However, recent development of more effective chemotherapy agents and palliative care have resulted in an apparent increase in the number of patients eligible for second-line therapy. Nevertheless, only a few trials have reported on the efficacy of combination chemotherapy in the second-line setting of NSCLC therapy, mostly with noncisplatin-containing regimens.5, 6 Conversely, as more and more patients are treated with nonplatinum-based doublets or triplets up front, there has been a growing need to explore the efficacy of platinum doublets, instead of such well-documented single agents as docetaxel.
In the current Phase II trial, we evaluated the efficacy of a platinum-based combination (i.e. irinotecan + cisplatin) in the second-line setting for the patients who had received nonplatinum-based front-line therapy. We first administered cisplatin, immediately followed by irinotecan on a weekly schedule for 2 consecutive weeks of a 3-week cycle. This administration sequence was designed to permit maximum synergy between these 2 drugs and preserve the maximum dose intensities of both agents.7 Here we report that the irinotecan and cisplatin combination had significant antitumor activity against the NSCLCs that have failed to respond or have recurred after nonplatinum-based first-line treatments.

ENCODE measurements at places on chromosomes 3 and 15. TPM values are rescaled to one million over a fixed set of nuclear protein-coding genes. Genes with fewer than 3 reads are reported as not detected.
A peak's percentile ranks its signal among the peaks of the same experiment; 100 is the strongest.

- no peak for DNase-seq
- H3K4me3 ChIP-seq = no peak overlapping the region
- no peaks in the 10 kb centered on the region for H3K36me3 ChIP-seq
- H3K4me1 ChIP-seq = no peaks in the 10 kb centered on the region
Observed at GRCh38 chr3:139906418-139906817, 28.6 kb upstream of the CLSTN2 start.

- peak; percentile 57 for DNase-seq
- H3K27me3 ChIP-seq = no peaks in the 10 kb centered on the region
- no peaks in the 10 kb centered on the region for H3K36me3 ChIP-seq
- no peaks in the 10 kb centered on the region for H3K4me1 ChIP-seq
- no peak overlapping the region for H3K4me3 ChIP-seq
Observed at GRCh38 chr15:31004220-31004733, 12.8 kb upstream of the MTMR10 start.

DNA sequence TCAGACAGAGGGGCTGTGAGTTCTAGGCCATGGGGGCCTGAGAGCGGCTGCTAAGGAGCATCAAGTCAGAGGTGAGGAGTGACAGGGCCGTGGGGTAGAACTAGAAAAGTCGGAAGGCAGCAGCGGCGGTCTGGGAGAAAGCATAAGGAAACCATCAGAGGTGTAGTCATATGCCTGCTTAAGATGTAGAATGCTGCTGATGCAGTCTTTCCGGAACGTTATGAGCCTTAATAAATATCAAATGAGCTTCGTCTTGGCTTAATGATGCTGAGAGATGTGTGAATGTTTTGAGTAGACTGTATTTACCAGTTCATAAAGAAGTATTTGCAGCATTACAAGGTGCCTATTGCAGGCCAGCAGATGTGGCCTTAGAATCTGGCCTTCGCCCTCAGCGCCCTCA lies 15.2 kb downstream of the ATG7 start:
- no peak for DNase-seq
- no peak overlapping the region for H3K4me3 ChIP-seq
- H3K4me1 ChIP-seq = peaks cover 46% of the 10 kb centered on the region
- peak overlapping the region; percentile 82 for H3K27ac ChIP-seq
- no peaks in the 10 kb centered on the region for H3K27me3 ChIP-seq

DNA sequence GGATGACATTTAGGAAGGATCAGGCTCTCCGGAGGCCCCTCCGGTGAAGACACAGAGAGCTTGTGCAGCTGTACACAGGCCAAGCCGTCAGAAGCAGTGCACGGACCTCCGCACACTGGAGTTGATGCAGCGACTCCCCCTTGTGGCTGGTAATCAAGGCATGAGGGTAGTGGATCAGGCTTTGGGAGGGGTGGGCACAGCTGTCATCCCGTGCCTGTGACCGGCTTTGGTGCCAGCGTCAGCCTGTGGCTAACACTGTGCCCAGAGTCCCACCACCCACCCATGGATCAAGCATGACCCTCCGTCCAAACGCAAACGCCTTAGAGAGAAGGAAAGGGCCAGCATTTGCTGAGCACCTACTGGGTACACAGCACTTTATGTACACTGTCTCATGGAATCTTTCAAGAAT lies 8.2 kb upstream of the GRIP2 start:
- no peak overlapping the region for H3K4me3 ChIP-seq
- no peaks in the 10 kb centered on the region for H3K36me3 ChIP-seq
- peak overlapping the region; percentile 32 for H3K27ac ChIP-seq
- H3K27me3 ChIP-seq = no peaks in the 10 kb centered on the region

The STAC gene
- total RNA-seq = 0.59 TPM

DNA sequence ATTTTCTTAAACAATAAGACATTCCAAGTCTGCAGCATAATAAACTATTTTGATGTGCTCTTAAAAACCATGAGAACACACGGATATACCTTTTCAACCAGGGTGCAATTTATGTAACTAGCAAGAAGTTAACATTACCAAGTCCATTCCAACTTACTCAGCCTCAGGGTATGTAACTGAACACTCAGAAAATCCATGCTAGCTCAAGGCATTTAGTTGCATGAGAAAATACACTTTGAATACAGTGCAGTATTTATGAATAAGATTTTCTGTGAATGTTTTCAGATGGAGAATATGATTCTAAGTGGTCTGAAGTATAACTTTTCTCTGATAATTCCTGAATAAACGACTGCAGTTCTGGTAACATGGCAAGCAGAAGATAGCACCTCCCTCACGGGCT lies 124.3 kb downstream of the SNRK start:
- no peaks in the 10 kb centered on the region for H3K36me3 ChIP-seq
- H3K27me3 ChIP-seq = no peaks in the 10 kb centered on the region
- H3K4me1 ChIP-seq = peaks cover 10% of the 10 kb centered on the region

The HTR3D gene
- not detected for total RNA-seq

MATERIALS AND METHODS